Common neurological disease, epilepsy nearly affects 1% of the population.
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In pathophysiological terms, this disease is defined by the occurrence of recurrent seizures, each crisis being a reflection of a group of neurons’ synchronous and excessive activity. These seizures can be localised – known as focal or partial epilepsy, which represent 70% of seizures, or generalised throughout the cerebral cortex. Epilepsy can arise from any region of the cerebral cortex, as a result, there is a great variability in epileptic symptoms because they are closely related to abnormally activating neuron localisation. We therefore talk about epilepsy in the plural.


Epilepsy causes are very diverse. They can be distinguished in two major groups. On the one hand there are metabolic and structural epilepsies, also called symptomatic, induced by an injury as a result of metabolism deficits or disturbances, a tumour, an infection, central nervous system vascular disorders, or cerebral organisation abnormalities and, in particular, to cerebral cortex disorganisation.

On the other hand, we find epilepsies corresponding to brain dysfunction without structural lesion, which are often linked to genetic factors, we talk about idiopathic epilepsies. These are “genetic generalised“ epilepsies, including two sub-groups : hereditary “single gene” epilepsies, with mutation in a single major gene – which are rather rare and found in familial forms ; and common epilepsies in which several mutations in several genes in association with environment, which are involved and have a genetic predisposition of approximately 30% to 40% of epilepsies.


Epilepsy is the most common neurological disease after migraine. It has been reported to affect 0.5% to 1% of the world’s population, namely 50 million people in the world. It is estimated that about 430 000 people are affected in France, with 33 000 new cases each year. This disease affects all ages, with a higher frequency in children and elderly subjects. In 75 % of cases, the disease is established before 18. Epilepsy increases by 2 to 3 times the risk of premature death compared to the rest of the population. It can manifest as a single crisis or life-long crises. The social and familial impact of this disease is considerable.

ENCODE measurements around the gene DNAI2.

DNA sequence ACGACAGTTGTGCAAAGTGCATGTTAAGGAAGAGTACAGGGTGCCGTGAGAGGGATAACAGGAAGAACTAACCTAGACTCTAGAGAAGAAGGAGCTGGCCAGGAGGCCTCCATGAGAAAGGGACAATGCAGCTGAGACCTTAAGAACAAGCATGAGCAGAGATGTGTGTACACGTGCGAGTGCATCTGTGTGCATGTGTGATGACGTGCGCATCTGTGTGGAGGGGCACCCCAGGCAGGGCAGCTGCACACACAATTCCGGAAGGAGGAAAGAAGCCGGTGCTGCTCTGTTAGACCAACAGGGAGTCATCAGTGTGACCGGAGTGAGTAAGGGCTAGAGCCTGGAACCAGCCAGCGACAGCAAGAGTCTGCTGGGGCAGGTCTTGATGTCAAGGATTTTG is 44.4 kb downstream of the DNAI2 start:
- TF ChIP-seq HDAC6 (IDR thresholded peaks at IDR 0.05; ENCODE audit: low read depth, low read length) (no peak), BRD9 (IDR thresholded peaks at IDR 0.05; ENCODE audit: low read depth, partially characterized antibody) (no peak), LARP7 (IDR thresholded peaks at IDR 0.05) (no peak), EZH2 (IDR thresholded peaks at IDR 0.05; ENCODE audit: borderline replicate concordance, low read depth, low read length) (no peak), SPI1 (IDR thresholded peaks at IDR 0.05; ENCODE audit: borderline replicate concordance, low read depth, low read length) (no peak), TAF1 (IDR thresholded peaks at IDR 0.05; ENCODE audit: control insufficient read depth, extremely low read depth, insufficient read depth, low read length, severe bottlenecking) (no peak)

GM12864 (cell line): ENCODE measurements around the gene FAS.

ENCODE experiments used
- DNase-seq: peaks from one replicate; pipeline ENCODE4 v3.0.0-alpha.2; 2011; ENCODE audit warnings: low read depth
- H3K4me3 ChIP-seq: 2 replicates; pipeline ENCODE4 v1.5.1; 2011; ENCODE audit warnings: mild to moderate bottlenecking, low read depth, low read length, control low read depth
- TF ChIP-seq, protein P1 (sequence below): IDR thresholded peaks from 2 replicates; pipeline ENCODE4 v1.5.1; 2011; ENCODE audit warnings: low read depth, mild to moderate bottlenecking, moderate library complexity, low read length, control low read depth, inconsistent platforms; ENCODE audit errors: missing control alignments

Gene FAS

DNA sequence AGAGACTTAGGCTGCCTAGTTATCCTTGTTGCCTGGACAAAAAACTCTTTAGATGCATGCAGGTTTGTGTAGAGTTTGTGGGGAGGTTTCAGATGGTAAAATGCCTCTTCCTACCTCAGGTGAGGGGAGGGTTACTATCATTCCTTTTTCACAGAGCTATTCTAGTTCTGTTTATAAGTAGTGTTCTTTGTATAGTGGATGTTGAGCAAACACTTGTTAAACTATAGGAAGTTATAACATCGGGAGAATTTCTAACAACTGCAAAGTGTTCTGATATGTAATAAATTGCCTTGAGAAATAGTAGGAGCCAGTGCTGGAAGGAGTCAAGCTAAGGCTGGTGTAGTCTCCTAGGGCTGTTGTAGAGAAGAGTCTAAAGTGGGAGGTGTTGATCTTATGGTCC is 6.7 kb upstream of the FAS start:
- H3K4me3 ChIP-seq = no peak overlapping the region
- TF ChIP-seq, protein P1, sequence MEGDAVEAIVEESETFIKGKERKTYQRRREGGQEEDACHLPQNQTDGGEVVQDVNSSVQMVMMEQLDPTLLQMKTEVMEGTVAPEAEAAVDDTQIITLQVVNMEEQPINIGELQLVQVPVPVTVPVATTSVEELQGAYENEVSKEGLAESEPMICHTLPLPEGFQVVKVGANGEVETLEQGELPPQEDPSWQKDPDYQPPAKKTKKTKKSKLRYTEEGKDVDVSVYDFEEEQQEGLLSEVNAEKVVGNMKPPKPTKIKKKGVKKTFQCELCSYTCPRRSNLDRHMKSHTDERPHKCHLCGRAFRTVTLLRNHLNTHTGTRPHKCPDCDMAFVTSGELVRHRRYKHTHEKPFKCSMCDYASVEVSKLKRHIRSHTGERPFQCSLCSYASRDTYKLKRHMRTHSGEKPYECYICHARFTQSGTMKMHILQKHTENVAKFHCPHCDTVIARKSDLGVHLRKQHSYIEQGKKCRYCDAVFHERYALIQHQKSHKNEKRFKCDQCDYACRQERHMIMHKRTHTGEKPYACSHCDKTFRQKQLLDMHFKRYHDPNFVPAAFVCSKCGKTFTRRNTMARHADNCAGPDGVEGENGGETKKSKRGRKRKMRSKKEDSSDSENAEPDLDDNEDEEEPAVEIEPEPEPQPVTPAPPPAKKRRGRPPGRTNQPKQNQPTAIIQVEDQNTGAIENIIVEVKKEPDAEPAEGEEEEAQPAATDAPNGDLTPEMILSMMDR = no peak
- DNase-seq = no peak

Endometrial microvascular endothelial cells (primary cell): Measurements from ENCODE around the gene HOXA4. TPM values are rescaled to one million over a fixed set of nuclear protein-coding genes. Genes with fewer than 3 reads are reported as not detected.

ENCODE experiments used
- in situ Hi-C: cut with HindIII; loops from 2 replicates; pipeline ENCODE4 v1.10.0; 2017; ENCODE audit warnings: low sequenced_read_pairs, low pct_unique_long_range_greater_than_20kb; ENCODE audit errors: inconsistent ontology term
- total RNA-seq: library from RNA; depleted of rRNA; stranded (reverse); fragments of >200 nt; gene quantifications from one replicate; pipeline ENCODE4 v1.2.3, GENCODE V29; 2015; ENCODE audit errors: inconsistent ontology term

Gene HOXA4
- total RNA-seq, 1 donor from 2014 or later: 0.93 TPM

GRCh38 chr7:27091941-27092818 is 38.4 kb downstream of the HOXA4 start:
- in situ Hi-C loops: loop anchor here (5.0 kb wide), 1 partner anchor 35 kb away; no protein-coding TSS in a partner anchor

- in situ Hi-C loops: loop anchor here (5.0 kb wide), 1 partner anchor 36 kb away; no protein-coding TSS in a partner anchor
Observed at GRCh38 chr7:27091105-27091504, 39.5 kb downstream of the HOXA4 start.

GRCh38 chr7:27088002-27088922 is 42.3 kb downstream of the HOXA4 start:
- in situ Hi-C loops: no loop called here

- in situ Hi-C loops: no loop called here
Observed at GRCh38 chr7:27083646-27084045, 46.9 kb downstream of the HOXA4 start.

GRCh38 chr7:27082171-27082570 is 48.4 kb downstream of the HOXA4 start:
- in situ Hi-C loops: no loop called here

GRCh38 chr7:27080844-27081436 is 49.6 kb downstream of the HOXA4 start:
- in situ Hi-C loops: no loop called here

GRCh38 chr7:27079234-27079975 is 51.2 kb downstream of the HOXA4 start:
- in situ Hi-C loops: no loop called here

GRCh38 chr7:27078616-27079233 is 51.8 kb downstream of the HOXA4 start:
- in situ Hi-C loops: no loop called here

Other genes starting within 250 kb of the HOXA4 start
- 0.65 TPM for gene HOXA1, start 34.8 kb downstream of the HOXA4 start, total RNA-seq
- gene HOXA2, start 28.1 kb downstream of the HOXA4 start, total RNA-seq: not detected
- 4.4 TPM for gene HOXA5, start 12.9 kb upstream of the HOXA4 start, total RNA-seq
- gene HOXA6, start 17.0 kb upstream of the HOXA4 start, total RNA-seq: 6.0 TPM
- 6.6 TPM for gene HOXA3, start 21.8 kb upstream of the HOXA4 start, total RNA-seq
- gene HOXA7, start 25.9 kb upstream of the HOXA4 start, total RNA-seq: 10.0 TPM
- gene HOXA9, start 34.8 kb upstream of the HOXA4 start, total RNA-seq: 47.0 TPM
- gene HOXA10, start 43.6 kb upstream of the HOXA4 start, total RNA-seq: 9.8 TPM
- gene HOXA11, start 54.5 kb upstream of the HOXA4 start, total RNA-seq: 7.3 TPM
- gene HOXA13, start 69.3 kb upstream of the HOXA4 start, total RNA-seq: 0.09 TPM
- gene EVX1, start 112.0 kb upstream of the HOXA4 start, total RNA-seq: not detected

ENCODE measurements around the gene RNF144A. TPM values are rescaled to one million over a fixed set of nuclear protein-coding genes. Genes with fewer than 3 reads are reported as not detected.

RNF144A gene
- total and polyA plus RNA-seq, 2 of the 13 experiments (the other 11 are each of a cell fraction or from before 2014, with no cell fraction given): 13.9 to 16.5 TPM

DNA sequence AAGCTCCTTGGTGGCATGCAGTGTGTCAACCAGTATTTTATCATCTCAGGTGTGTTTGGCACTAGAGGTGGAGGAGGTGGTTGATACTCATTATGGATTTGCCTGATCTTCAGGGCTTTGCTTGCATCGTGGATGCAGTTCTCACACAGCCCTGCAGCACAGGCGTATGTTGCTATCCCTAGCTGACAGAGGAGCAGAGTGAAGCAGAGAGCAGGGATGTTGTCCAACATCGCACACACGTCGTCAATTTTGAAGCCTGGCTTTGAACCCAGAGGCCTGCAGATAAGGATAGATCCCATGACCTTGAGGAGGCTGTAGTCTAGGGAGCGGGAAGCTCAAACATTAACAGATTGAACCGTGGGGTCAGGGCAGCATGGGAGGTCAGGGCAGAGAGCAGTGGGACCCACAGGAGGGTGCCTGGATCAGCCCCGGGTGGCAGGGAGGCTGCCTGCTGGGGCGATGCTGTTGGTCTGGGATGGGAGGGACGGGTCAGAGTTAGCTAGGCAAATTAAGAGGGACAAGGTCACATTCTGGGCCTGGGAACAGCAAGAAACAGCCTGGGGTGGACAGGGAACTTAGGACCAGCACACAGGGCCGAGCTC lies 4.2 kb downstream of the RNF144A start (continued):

Clinicians have many drugs at their disposal, but none is curative for now. Antiepileptic drugs aim at preventing seizures by decreasing neuronal excitability. In 30% of cases, patients do not fully or adequately respond to drug treatment. Current alternatives to these drug-resistant forms consist mainly in surgical treatment to remove the epileptogenic area, when it can be removed without major neurologic complications, or, if contraindications to the first, other surgical palliative techniques, based on cerebral or peripheral electrical stimulation. New radio surgical methods are also currently being developed.

Institut du Cerveau – ICM RESPONSES



Epilepsy and cortex malformation : two mutations within the same gene

After the identification of a new gene, DEPDC5, associated with forms of focal epilepsy, Stephanie Baulac and Eric Leguern’s team has discovered that, in some cases, mutations of this gene also caused focal malformation of the cerebral cortex. This lesion could be due to a somatic mutation (neither inherited nor transmitted) of DEPDC5 that occurs in brain cells during embryonic development and adds to the mutation inherited from one’s parents. It is the first time such a mechanism is described in focal epilepsy.